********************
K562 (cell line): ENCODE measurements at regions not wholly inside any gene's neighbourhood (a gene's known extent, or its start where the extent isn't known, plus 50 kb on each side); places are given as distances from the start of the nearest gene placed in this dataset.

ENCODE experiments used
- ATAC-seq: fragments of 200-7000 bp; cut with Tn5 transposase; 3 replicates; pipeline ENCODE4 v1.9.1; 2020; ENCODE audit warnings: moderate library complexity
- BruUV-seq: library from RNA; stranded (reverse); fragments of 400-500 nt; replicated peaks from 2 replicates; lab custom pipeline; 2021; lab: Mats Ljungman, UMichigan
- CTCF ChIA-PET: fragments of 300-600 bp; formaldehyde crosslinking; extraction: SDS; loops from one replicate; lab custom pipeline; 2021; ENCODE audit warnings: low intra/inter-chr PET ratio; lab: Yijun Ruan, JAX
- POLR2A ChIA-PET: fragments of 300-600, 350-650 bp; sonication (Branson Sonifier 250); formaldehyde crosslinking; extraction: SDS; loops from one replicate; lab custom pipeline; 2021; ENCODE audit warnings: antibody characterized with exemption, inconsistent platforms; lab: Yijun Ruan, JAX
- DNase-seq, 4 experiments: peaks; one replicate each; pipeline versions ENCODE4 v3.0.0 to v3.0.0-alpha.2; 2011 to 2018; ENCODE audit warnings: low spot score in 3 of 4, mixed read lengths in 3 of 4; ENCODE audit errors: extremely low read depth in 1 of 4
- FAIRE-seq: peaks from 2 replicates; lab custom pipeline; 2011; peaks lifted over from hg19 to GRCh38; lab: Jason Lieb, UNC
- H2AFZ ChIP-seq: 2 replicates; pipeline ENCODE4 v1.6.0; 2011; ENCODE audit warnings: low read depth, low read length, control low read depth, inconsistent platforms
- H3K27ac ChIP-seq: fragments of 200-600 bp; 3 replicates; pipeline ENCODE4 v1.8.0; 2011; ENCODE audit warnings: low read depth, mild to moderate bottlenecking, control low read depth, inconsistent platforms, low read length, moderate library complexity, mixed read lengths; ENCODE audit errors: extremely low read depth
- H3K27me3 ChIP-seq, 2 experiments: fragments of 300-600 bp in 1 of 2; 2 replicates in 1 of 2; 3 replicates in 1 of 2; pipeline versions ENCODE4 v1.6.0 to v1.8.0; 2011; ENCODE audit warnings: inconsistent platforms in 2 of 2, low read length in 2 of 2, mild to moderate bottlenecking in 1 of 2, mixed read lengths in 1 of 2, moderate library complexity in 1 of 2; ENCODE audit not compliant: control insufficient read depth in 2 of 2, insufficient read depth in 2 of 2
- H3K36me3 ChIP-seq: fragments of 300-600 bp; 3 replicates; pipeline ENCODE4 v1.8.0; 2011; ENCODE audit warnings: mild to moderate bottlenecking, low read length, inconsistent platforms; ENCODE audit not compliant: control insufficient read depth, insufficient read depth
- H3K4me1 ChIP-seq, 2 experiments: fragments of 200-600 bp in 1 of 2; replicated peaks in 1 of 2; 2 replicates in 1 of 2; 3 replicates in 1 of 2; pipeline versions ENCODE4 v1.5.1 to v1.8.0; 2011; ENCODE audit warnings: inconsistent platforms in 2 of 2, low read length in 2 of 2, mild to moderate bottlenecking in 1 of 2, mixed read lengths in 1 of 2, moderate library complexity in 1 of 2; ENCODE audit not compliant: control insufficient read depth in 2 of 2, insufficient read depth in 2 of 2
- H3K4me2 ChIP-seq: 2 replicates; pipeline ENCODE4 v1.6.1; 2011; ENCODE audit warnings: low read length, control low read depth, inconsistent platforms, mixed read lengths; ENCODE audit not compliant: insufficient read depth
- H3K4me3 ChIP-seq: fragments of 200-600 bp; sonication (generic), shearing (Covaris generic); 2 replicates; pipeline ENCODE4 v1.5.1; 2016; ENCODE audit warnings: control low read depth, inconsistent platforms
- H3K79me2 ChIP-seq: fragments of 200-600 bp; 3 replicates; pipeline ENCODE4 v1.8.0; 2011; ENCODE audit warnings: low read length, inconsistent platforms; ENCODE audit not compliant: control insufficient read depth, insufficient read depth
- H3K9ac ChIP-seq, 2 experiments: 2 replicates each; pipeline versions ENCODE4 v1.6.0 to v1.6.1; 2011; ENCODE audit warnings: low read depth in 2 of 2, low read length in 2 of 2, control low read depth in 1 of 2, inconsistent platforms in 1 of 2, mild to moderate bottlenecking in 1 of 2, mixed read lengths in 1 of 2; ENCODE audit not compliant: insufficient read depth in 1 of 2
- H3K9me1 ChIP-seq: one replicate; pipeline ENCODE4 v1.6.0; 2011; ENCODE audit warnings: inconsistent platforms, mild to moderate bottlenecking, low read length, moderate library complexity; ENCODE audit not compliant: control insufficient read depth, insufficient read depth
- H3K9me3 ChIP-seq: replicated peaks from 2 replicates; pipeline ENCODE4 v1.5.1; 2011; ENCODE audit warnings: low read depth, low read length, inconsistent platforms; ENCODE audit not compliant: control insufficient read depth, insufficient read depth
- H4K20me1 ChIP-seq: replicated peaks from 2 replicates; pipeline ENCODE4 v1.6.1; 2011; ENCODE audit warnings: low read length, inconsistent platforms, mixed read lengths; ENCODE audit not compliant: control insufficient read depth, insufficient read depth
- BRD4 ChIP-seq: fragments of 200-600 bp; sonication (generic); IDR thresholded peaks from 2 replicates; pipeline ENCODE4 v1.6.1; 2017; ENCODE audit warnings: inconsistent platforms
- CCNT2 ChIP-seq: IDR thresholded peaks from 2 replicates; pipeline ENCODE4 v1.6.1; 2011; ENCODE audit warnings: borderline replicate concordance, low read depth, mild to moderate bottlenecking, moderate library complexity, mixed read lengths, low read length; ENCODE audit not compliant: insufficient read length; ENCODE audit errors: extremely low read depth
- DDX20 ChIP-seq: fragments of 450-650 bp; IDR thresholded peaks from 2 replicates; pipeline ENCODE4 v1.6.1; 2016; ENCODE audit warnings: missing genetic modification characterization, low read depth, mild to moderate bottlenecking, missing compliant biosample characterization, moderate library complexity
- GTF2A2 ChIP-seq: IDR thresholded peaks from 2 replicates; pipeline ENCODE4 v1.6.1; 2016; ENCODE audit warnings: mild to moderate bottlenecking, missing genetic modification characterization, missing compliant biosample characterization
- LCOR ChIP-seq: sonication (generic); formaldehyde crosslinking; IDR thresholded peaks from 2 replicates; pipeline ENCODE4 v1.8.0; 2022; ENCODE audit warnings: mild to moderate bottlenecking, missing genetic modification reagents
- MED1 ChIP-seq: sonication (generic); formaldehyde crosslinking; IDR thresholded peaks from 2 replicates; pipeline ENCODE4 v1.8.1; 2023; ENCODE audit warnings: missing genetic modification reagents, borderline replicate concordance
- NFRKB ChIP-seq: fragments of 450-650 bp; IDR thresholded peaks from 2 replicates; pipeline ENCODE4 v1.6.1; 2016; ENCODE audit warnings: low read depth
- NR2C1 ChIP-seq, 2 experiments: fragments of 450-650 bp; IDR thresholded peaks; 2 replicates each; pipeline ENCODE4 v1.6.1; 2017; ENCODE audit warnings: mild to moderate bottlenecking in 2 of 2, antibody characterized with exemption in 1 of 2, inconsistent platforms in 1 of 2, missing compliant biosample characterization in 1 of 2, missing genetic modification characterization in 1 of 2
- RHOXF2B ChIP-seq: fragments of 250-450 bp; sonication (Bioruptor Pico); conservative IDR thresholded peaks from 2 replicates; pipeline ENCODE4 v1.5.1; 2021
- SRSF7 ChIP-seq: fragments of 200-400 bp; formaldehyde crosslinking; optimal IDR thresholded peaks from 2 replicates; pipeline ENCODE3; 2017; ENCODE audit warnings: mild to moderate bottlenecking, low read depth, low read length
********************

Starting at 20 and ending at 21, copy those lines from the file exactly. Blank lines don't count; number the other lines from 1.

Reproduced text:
- H4K20me1 ChIP-seq: replicated peaks from 2 replicates; pipeline ENCODE4 v1.6.1; 2011; ENCODE audit warnings: low read length, inconsistent platforms, mixed read lengths; ENCODE audit not compliant: control insufficient read depth, insufficient read depth
- BRD4 ChIP-seq: fragments of 200-600 bp; sonication (generic); IDR thresholded peaks from 2 replicates; pipeline ENCODE4 v1.6.1; 2017; ENCODE audit warnings: inconsistent platforms